New York City Police Department
The N.Y.P.D. patch was adopted on July 1, 1971. Both the patch and Police Officer's shield are modeled after the seal of New York City. In the center of the patch are the scales of justice balanced on a bundle of rods or sticks with an ax-blade at the top, all of which are tied together. This bundle is called a "fasces" and was carried by ancient Roman magistrates as a symbol of their official powers. Beneath this symbol is an inverted "V," or chevron, that has five stars representing the five boroughs of the City. Beneath the chevron appears the seal of the Police Department.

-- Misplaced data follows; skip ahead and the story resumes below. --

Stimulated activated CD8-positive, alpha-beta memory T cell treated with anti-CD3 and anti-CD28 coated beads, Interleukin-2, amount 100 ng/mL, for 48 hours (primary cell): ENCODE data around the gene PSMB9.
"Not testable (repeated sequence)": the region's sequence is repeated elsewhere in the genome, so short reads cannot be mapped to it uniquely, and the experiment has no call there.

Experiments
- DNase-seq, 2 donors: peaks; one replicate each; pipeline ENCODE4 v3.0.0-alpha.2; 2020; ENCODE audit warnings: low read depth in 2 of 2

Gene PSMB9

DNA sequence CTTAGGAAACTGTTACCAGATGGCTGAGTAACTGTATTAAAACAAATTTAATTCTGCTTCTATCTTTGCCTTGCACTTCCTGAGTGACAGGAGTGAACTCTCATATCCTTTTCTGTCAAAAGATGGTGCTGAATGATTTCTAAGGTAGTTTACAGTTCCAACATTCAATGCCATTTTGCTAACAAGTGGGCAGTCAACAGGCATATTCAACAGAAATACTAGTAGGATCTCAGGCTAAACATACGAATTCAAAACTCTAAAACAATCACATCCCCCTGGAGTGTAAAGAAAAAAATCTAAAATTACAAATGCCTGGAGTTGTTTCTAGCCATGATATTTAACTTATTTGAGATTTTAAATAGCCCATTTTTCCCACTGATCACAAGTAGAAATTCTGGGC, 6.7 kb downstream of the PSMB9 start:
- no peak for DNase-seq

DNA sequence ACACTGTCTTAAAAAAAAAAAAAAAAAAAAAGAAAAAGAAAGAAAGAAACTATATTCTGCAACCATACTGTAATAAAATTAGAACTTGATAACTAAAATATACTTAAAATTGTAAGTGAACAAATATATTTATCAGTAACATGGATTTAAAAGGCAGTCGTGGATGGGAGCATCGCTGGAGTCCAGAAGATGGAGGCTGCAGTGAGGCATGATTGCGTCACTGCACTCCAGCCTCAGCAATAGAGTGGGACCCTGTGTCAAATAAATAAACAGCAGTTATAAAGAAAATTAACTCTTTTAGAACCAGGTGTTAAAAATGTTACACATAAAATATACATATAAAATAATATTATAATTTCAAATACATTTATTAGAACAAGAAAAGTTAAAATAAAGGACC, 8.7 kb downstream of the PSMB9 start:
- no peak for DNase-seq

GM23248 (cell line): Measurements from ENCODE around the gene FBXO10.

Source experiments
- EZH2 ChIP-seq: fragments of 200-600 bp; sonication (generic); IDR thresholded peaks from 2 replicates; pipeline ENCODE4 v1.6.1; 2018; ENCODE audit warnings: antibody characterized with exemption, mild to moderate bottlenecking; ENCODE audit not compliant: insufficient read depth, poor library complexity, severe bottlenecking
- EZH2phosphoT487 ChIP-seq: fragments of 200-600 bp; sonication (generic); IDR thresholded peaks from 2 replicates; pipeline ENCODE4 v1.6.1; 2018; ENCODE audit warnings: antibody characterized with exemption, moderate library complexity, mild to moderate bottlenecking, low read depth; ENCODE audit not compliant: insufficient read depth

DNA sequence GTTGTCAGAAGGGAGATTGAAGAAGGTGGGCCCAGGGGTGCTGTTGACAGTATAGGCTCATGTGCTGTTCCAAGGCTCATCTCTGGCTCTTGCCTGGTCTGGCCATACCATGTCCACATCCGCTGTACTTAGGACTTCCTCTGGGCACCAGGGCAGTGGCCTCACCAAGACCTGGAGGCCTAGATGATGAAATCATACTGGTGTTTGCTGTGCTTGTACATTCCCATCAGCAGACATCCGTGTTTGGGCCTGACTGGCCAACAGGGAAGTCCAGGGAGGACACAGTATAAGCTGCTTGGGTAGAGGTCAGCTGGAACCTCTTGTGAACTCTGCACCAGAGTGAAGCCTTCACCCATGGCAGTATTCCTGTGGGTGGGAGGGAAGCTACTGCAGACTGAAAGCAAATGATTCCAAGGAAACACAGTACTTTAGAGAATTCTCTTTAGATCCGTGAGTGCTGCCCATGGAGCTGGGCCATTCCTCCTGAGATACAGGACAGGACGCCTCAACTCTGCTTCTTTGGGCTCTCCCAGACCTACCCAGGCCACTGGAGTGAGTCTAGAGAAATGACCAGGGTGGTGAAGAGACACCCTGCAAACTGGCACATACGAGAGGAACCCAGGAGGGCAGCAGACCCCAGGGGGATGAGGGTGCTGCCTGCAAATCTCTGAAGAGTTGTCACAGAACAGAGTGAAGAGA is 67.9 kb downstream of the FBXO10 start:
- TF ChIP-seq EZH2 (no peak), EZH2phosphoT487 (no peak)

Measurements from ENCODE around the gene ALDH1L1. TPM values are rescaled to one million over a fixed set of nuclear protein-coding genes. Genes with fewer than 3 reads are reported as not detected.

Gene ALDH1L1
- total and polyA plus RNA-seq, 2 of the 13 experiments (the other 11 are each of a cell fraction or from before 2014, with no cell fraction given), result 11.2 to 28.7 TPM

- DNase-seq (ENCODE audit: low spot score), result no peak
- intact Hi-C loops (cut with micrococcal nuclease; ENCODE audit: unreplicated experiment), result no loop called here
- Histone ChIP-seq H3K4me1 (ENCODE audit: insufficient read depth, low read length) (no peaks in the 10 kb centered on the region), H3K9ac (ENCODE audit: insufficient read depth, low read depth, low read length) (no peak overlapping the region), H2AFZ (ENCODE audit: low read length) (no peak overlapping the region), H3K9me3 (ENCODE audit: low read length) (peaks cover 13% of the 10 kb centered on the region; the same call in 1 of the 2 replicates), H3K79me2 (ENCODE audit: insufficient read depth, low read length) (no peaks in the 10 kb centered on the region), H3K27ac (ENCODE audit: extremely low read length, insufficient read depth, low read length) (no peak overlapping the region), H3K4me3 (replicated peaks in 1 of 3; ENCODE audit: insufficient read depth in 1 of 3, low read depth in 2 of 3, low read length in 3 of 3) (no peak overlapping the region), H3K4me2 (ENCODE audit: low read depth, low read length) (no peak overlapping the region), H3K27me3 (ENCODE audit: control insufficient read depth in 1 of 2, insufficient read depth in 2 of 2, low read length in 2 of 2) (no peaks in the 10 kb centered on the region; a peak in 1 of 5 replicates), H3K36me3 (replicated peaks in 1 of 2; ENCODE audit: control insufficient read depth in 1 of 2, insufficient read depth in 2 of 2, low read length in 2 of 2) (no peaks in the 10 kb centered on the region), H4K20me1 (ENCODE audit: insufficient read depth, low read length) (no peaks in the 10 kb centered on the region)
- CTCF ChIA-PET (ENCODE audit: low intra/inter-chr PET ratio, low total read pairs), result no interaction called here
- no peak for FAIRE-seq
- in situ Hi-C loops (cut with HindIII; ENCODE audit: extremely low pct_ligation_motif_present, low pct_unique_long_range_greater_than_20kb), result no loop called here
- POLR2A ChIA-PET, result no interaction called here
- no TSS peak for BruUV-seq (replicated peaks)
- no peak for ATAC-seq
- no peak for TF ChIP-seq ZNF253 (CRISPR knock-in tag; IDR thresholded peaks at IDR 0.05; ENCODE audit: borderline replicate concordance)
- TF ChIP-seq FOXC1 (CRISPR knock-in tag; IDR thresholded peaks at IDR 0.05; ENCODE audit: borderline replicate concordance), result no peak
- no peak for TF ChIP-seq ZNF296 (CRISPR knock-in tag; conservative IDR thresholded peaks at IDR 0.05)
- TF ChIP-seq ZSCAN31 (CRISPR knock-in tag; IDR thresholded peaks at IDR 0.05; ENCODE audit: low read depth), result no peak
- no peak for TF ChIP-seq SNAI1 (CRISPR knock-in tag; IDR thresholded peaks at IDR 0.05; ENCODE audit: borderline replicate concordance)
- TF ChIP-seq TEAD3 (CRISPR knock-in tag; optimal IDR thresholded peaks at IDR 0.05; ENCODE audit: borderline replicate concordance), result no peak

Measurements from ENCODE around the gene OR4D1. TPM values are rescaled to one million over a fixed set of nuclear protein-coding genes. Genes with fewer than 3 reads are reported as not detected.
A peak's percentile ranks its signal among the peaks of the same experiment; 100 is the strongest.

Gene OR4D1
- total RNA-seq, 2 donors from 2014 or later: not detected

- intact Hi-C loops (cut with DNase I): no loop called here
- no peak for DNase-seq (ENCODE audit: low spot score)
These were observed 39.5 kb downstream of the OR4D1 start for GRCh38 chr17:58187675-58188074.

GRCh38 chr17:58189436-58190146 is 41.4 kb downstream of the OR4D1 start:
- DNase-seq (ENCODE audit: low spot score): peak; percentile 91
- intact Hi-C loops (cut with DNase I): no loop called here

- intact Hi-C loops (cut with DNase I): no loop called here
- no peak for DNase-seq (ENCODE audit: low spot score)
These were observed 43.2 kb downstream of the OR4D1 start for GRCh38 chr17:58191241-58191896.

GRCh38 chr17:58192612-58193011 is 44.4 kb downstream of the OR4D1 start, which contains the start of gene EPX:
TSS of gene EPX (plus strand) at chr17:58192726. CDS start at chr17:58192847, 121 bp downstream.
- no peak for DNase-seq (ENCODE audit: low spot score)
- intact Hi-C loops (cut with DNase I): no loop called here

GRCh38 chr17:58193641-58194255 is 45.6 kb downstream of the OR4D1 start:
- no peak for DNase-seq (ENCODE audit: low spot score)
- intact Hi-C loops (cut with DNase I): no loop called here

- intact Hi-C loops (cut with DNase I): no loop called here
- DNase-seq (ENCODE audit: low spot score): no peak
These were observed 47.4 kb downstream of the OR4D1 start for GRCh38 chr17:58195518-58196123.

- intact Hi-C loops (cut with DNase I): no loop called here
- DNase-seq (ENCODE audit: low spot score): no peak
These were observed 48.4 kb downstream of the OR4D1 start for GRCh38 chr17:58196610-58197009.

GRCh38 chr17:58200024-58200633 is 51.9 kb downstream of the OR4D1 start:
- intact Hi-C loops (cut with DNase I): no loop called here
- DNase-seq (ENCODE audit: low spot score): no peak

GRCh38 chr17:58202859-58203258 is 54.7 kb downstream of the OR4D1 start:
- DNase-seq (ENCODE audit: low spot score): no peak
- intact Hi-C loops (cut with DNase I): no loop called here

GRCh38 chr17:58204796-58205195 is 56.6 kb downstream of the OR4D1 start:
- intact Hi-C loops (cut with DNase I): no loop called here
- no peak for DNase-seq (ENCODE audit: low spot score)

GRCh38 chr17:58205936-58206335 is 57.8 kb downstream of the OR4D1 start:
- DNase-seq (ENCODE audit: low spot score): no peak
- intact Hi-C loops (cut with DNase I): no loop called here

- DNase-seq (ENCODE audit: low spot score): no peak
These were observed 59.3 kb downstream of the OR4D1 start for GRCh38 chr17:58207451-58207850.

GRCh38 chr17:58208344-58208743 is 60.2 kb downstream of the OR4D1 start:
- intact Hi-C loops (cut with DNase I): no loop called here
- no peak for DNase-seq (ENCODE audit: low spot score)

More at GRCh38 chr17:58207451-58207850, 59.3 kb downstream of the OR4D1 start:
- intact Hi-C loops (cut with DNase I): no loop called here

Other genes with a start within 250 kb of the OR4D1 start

The Department seal appears on both the shoulder patch and the police officer's shield. Two figures appear on the left and right of the center. On the left side is the image of a British sailor (representing the English influence on New York's history). The sailor is holding a "sounding-lead" on a rope. This device was used to test the depth of the river while navigating ships. The figure on the right of the center of the shield is a native-American, holding a bow. This figure represents the natives that lived in the New York area when the Dutch colonists first arrived in the 16th century. In the center of the seal is a shield-shape with the crossed arms of a windmill on it that represents the Dutch heritage of the City. Between the crossed arms of the windmill appear two beavers and two barrels. These represent the native animals and plant products (like corn and tobacco) of the region that supported the new colonists. Above the central shield-shape appears an eagle, representing the federal government of America established with the declaration of Independence in 1776. The Eagle rests upon a hemisphere that represents the "New World."